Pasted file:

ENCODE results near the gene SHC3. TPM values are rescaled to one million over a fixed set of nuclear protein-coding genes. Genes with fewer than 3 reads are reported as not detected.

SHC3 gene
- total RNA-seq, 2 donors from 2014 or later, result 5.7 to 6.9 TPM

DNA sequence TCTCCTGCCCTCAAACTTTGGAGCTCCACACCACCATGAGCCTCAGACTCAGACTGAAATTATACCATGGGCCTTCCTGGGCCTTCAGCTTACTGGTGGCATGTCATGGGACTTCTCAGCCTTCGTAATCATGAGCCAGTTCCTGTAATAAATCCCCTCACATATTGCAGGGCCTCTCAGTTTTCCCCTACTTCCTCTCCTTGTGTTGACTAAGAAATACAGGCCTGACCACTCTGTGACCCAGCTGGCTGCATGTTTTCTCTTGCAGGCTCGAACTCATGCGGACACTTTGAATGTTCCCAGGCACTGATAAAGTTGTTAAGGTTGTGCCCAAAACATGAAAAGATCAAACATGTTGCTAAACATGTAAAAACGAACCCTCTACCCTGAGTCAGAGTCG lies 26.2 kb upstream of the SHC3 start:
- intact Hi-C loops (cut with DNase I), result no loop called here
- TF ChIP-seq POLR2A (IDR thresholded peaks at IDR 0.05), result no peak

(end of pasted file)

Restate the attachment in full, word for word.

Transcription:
ENCODE results near the gene SHC3. TPM values are rescaled to one million over a fixed set of nuclear protein-coding genes. Genes with fewer than 3 reads are reported as not detected.

SHC3 gene
- total RNA-seq, 2 donors from 2014 or later, result 5.7 to 6.9 TPM

DNA sequence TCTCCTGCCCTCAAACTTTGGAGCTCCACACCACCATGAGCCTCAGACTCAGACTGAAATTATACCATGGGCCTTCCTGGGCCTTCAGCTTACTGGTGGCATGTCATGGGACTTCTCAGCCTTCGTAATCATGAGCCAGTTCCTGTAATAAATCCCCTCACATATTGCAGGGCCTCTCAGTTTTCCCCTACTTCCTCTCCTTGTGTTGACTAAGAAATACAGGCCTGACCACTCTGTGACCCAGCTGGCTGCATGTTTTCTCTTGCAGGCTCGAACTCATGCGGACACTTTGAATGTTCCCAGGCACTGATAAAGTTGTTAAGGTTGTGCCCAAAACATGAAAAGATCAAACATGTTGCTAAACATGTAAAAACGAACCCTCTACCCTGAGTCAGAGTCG lies 26.2 kb upstream of the SHC3 start:
- intact Hi-C loops (cut with DNase I), result no loop called here
- TF ChIP-seq POLR2A (IDR thresholded peaks at IDR 0.05), result no peak